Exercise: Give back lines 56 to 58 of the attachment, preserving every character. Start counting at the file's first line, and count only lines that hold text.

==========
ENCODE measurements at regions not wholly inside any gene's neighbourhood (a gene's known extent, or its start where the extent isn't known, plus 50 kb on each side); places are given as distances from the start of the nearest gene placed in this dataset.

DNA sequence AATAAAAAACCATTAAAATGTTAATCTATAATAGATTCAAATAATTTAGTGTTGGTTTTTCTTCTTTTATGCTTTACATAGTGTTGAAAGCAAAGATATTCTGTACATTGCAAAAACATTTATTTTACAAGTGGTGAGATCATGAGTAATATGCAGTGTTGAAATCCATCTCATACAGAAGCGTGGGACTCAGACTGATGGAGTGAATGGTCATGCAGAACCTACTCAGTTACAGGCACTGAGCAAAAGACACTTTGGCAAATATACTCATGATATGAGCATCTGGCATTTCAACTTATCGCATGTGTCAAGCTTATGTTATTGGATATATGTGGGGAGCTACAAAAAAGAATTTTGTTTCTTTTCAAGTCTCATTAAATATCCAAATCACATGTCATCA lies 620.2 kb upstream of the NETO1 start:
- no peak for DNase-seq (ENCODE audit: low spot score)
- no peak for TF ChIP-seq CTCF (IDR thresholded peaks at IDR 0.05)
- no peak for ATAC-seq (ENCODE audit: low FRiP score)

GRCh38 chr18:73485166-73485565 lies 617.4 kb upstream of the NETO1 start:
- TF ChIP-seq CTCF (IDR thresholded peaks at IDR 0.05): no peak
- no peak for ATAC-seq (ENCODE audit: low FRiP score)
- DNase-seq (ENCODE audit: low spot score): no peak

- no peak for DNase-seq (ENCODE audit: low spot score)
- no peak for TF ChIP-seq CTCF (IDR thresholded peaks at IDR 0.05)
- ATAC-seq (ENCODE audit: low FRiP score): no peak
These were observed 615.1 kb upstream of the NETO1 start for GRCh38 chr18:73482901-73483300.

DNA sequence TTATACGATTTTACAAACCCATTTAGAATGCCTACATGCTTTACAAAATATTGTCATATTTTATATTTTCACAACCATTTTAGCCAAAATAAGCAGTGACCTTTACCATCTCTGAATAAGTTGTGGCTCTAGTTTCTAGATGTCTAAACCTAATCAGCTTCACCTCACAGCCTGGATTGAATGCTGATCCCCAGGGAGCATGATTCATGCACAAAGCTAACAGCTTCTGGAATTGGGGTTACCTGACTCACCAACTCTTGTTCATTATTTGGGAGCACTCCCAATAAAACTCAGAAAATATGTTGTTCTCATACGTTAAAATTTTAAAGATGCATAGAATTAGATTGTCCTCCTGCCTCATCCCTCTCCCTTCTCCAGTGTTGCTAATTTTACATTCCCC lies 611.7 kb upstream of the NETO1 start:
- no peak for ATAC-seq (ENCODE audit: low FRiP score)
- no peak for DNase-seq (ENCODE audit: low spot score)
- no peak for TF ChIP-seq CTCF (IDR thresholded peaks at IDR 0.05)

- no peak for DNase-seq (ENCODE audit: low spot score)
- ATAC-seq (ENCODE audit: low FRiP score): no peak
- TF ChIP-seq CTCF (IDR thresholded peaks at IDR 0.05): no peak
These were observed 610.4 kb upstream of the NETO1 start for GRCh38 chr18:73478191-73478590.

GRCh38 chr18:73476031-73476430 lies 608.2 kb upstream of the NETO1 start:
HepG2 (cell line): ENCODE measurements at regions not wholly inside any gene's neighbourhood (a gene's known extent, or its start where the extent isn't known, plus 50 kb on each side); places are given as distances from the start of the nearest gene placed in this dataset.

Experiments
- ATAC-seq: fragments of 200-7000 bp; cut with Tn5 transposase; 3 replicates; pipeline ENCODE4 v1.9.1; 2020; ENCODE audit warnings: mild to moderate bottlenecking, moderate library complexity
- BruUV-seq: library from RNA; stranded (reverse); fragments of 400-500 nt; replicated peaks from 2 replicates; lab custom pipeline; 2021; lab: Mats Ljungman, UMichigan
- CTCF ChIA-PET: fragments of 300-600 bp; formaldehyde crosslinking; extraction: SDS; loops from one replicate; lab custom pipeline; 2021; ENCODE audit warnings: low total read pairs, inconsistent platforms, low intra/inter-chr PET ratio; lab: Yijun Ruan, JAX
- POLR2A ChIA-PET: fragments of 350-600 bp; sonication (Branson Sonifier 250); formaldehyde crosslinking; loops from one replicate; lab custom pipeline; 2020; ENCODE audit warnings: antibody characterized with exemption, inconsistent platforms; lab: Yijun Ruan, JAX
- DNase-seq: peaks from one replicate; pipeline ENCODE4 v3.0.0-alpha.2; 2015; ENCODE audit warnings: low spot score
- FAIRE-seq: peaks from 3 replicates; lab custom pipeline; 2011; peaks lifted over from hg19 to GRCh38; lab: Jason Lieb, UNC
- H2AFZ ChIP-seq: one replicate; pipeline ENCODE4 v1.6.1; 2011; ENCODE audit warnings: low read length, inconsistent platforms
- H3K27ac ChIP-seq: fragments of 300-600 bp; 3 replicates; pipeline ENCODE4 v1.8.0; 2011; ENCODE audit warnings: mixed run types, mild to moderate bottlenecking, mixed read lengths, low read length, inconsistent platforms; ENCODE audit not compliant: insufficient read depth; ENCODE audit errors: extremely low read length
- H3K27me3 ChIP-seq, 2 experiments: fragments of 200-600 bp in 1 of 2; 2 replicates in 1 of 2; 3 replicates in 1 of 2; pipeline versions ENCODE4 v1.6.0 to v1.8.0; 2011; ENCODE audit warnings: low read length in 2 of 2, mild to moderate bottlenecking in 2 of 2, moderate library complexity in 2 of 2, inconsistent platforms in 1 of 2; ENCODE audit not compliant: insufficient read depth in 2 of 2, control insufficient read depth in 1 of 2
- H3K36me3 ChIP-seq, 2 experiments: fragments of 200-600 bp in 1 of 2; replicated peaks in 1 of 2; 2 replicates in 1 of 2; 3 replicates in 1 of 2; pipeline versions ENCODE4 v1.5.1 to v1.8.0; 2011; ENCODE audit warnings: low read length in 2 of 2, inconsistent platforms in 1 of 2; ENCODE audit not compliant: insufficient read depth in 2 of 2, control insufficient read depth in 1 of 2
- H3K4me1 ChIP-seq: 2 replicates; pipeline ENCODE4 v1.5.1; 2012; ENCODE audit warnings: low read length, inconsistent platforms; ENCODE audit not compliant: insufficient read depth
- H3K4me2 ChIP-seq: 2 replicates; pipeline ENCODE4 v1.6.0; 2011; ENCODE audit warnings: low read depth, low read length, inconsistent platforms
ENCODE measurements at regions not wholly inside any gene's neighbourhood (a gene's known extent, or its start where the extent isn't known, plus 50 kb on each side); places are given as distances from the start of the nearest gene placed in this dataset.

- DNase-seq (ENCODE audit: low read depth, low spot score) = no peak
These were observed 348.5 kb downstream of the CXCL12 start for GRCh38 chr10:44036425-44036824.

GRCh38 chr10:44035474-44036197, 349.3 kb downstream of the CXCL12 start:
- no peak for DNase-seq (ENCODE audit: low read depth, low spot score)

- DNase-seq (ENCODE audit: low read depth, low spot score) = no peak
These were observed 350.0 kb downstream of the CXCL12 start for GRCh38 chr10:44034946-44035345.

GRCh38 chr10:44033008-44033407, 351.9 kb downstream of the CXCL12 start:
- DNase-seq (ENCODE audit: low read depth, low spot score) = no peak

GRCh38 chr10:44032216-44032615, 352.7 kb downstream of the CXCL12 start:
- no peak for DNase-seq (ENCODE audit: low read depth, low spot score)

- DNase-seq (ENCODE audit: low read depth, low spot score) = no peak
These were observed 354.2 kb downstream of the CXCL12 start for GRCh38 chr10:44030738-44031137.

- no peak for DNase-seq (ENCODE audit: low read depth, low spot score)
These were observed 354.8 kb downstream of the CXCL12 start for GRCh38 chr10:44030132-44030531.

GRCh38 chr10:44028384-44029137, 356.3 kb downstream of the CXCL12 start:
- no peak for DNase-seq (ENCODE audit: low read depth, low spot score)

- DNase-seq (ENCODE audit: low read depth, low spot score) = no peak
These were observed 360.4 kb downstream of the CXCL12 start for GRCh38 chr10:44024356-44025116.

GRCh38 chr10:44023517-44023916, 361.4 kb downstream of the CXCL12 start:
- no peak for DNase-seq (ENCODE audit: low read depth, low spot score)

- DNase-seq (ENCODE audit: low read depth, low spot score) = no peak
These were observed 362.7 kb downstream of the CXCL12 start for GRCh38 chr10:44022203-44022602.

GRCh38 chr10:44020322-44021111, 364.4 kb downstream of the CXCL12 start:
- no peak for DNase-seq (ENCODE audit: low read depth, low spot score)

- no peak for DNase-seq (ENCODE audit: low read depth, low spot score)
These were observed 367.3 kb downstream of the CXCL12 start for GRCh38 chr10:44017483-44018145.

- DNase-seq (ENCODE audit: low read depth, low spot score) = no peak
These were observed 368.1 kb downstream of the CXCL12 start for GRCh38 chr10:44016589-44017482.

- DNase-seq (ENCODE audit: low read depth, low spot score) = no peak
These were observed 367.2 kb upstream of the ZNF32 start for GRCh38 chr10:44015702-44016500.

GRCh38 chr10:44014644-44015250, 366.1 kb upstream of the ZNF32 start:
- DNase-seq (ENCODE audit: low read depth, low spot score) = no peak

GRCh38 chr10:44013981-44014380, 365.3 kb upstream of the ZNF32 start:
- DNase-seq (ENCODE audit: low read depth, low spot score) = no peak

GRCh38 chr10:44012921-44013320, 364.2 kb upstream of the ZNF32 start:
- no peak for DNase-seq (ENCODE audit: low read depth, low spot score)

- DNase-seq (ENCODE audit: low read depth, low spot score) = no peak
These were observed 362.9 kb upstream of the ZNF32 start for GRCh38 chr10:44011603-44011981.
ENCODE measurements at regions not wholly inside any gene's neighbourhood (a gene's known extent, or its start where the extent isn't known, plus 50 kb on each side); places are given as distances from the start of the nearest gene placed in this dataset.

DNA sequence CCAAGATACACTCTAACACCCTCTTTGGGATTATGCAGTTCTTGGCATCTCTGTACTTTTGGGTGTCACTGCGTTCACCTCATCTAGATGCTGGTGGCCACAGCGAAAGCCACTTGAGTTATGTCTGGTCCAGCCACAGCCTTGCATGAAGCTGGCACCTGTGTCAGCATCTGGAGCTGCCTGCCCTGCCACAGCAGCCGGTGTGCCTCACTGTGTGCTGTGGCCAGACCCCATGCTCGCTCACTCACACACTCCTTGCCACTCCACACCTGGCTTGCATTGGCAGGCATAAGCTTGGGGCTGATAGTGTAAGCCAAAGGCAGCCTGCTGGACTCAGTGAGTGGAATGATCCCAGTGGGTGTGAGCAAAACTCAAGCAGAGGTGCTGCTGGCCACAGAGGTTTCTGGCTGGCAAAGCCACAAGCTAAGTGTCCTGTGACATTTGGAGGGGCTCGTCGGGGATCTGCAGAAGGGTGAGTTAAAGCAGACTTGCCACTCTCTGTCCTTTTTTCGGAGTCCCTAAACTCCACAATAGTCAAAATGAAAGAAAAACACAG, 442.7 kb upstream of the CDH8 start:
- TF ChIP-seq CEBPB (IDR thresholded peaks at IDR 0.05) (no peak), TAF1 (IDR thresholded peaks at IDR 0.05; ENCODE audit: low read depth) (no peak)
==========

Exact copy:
GRCh38 chr10:44023517-44023916, 361.4 kb downstream of the CXCL12 start:
- no peak for DNase-seq (ENCODE audit: low read depth, low spot score)

- DNase-seq (ENCODE audit: low read depth, low spot score) = no peak